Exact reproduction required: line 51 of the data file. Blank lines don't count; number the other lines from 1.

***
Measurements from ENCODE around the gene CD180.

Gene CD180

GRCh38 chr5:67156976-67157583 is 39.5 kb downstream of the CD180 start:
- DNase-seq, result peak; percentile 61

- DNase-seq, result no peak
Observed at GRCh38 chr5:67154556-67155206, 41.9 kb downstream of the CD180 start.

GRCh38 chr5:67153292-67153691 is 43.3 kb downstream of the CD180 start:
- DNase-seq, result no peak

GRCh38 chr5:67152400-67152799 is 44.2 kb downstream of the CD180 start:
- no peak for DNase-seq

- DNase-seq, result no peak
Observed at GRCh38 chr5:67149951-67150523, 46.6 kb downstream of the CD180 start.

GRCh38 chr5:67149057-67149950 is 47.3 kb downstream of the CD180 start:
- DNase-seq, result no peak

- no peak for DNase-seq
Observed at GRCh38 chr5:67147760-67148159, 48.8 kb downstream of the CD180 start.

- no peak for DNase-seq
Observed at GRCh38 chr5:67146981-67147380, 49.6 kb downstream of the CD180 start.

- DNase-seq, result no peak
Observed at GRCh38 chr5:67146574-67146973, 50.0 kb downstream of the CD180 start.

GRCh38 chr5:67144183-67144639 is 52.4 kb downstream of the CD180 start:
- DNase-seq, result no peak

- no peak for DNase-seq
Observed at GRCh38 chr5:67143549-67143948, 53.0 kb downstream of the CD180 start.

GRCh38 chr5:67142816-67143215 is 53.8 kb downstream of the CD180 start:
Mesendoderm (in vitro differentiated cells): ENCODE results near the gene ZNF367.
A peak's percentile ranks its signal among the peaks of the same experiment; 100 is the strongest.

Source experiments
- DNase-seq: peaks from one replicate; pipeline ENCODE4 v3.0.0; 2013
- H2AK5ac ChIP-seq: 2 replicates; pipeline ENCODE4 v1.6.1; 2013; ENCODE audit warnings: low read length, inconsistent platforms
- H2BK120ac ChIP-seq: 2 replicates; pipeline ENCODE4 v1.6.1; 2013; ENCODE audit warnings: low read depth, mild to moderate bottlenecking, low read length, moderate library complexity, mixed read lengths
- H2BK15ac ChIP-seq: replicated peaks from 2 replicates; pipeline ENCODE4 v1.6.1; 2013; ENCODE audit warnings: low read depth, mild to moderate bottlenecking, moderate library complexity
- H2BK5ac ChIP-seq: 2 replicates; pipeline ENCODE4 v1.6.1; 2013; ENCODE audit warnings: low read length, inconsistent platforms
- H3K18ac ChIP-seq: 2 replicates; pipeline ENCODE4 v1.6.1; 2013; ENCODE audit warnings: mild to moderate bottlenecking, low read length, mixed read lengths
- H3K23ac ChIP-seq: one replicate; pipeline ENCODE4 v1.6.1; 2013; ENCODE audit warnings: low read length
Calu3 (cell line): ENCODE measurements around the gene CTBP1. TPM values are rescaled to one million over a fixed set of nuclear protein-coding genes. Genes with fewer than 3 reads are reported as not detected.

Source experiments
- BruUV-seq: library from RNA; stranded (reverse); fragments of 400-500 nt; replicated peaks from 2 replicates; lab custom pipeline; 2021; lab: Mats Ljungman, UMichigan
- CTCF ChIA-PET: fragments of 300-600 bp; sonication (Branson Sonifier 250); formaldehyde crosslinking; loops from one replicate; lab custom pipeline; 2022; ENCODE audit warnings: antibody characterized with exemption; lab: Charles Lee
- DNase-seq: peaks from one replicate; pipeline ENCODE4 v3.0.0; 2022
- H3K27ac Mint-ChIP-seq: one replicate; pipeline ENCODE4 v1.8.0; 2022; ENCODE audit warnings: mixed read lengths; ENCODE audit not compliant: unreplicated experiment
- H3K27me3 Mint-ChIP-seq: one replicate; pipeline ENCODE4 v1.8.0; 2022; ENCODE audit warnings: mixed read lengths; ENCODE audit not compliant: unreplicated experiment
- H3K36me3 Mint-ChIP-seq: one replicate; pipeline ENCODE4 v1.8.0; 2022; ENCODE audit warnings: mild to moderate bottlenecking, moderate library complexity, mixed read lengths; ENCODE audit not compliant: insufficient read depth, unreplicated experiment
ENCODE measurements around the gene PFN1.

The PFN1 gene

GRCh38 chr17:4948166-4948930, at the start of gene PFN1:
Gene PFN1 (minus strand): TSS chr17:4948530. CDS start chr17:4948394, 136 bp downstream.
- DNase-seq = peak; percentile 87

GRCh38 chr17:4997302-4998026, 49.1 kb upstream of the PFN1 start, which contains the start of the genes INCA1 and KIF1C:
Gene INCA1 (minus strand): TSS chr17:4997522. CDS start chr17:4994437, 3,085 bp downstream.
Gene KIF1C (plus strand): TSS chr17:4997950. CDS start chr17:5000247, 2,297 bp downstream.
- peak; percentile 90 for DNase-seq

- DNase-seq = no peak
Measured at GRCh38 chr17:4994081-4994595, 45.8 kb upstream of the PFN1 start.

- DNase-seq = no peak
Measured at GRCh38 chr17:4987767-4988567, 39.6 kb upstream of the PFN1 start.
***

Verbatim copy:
Gene KIF1C (plus strand): TSS chr17:4997950. CDS start chr17:5000247, 2,297 bp downstream.